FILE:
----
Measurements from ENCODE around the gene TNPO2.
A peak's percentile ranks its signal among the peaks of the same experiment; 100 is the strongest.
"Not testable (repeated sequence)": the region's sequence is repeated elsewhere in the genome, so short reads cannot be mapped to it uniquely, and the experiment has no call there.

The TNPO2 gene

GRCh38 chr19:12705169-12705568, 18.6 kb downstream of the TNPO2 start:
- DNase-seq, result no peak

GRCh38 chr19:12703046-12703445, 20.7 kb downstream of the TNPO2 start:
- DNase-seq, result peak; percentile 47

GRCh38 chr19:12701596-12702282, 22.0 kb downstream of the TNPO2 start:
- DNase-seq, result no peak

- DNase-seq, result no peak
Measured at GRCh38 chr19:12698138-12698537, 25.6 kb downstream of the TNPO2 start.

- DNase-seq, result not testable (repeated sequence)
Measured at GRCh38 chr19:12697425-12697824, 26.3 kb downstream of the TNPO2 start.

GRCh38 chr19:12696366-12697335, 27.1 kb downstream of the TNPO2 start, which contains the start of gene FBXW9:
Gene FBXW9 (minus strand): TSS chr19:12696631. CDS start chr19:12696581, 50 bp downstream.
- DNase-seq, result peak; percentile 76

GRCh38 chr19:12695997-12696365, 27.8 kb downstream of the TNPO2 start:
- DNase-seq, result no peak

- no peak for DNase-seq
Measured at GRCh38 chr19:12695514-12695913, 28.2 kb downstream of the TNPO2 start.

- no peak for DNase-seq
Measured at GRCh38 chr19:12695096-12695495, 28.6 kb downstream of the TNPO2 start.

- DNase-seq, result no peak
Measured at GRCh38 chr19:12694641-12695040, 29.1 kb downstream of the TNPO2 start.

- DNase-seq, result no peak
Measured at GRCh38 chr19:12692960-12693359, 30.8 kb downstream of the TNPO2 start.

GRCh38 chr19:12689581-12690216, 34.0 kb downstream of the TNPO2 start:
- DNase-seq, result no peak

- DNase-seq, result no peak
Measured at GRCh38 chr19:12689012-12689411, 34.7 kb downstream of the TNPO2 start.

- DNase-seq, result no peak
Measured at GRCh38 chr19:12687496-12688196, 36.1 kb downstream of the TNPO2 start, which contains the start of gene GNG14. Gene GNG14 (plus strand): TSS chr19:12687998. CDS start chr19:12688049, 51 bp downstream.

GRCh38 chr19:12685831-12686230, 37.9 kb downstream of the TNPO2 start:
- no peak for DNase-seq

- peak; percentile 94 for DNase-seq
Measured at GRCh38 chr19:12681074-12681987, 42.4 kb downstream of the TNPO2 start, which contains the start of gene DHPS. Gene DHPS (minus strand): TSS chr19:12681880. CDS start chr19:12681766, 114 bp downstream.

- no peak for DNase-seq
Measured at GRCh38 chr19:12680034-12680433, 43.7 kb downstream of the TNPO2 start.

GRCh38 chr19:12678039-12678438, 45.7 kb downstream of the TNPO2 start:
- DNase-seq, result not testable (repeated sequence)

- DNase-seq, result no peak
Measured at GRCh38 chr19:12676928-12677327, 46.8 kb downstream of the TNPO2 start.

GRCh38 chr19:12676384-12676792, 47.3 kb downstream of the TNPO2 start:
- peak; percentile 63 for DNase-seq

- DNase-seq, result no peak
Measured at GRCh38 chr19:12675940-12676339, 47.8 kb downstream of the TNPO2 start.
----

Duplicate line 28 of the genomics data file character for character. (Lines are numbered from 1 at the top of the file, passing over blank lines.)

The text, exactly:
GRCh38 chr19:12689581-12690216, 34.0 kb downstream of the TNPO2 start: